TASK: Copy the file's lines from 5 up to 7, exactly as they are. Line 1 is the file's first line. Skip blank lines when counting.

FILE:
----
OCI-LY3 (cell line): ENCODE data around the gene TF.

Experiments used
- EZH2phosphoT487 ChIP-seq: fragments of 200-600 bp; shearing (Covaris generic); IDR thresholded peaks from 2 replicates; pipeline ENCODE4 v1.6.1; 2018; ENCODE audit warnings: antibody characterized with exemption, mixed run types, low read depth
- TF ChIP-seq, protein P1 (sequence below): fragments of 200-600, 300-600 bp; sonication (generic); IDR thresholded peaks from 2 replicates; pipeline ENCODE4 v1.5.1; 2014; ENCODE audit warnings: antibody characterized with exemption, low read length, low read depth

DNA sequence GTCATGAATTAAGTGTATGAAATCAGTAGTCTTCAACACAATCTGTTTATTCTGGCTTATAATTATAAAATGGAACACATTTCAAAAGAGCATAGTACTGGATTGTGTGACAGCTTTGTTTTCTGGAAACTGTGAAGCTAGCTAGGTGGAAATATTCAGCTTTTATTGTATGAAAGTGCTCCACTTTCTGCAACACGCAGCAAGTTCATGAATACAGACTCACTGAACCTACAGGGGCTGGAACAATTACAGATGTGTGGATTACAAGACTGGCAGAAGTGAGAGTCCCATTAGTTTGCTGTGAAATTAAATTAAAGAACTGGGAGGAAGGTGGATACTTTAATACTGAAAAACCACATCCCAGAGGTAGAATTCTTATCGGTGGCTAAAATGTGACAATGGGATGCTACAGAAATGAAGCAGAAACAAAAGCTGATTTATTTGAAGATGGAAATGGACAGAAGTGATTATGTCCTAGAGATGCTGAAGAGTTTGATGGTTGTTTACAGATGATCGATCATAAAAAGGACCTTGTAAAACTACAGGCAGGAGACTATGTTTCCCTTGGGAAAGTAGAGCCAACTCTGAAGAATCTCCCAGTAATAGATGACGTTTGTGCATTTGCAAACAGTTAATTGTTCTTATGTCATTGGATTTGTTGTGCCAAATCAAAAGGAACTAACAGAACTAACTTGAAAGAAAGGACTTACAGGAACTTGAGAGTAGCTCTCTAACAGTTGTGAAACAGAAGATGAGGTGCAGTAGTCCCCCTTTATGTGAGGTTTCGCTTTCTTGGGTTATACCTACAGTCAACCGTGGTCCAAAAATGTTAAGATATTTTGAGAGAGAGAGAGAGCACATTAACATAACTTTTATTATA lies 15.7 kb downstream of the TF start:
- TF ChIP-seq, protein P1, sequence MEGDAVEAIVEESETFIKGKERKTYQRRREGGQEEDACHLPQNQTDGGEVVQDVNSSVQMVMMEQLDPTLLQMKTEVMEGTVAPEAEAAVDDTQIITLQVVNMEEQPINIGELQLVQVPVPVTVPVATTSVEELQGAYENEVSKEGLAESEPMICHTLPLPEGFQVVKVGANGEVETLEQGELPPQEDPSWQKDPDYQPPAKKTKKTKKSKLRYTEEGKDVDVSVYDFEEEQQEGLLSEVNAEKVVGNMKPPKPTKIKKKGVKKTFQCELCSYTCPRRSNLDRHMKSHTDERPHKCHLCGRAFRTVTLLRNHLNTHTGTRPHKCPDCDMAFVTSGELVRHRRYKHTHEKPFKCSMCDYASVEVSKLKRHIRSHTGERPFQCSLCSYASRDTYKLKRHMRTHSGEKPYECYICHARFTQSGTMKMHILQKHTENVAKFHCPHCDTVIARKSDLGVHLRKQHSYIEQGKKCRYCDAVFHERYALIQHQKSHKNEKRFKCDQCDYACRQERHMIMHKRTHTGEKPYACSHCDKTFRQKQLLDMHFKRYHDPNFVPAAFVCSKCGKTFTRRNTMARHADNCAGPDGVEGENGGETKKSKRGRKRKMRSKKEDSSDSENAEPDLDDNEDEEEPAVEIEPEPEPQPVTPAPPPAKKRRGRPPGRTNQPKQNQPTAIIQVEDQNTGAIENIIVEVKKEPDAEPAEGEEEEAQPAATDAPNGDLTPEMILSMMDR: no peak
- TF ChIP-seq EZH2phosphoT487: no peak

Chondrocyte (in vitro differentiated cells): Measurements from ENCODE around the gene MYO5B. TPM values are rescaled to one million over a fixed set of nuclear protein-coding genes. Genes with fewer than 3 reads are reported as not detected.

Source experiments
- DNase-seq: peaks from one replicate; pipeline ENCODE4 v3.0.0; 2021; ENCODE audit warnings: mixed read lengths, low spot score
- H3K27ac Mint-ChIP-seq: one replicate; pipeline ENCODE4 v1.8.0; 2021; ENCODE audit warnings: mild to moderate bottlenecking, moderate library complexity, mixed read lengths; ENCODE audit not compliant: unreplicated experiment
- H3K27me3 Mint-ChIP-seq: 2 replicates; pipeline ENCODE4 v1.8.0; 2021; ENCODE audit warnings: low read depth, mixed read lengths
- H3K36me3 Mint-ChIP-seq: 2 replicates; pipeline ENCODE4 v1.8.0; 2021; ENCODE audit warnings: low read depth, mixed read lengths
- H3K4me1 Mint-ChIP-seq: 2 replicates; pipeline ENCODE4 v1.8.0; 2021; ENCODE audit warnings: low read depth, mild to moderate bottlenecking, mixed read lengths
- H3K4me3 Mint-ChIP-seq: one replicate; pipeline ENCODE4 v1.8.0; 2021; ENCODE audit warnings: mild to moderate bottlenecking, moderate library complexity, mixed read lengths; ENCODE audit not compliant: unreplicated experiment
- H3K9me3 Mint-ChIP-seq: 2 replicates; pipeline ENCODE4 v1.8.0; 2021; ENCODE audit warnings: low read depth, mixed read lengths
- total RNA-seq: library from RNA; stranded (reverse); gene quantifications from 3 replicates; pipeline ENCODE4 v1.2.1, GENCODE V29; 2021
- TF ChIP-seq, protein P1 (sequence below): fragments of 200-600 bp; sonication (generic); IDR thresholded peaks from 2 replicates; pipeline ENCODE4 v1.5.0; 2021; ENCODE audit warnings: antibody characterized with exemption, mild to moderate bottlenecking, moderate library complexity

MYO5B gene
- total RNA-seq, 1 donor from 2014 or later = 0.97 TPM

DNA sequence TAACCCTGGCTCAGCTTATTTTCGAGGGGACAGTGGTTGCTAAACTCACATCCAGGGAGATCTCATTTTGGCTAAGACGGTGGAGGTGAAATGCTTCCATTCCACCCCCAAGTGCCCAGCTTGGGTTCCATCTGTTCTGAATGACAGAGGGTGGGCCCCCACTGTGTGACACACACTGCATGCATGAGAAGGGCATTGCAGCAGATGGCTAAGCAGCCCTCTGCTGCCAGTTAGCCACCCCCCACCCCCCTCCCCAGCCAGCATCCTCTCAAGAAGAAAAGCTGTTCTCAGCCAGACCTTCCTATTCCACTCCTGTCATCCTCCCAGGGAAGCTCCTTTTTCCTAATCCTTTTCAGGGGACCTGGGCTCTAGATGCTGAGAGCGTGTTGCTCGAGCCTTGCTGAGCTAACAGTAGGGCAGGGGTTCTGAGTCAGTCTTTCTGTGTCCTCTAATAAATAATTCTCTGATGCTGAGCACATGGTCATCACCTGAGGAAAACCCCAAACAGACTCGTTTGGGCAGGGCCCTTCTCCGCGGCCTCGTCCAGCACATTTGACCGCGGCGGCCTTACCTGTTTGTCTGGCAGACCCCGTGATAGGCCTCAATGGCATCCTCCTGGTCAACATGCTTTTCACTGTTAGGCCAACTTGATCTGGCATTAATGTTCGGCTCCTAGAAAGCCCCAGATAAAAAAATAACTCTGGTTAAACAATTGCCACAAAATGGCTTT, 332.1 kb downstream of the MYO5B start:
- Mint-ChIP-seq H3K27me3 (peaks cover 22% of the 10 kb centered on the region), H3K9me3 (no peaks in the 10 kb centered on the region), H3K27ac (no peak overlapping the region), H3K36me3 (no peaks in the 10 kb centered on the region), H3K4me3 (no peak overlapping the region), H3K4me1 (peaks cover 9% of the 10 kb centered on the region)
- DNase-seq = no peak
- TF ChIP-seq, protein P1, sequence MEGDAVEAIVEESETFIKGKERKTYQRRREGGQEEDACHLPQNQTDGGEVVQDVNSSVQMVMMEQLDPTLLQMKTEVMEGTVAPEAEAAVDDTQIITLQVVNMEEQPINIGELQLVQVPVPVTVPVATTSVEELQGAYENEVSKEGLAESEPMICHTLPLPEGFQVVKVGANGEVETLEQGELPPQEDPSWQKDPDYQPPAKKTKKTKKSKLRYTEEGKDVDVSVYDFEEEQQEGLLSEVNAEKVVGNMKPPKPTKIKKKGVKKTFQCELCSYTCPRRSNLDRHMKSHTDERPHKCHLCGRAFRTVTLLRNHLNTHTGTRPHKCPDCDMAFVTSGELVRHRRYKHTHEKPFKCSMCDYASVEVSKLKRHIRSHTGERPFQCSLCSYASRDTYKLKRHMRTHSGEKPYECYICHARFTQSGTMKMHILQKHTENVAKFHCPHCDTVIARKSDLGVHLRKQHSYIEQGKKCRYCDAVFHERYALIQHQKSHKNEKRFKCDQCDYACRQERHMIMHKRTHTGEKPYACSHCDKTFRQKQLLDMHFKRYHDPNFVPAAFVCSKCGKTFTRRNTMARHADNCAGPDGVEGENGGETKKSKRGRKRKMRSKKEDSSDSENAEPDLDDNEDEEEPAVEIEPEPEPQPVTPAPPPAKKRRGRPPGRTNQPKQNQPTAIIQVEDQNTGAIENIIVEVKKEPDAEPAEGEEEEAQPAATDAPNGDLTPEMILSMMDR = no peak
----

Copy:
DNA sequence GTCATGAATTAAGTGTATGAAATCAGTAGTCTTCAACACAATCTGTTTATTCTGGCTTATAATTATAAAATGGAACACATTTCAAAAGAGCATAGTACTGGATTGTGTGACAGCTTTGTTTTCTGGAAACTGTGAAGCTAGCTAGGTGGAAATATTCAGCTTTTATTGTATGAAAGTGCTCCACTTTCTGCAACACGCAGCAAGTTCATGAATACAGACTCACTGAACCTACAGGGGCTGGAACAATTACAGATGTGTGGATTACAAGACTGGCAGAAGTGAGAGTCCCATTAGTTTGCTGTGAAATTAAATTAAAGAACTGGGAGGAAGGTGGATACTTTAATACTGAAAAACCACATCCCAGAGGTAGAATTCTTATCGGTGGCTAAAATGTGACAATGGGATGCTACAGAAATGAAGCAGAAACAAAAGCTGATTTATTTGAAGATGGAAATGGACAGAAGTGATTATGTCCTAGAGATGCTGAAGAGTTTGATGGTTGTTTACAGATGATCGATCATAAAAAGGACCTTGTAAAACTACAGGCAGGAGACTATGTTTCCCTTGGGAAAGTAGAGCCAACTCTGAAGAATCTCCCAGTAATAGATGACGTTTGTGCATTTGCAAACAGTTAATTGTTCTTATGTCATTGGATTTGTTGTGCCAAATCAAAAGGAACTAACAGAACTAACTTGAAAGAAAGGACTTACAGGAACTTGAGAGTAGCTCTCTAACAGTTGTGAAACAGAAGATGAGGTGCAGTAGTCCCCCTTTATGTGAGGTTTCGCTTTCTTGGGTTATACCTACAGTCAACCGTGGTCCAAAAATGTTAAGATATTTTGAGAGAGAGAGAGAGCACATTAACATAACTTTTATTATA lies 15.7 kb downstream of the TF start:
- TF ChIP-seq, protein P1, sequence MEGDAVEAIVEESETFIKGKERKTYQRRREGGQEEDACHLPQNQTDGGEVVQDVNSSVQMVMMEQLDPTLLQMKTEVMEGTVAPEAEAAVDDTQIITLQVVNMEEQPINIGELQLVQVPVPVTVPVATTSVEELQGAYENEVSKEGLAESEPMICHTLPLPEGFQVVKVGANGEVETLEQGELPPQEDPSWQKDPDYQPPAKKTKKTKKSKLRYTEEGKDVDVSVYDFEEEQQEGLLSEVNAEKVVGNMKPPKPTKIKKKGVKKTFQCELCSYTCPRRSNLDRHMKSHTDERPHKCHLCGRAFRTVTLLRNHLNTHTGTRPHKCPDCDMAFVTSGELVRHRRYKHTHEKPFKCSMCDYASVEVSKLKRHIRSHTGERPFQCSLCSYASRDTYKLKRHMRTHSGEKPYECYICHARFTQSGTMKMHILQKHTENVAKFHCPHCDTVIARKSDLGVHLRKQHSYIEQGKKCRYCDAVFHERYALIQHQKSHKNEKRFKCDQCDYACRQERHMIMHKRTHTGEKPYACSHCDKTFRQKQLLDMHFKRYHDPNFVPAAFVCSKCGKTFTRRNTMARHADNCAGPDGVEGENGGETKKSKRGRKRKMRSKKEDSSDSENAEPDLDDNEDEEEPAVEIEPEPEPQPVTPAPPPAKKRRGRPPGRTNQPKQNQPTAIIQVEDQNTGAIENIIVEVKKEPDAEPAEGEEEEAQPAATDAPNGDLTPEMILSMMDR: no peak
- TF ChIP-seq EZH2phosphoT487: no peak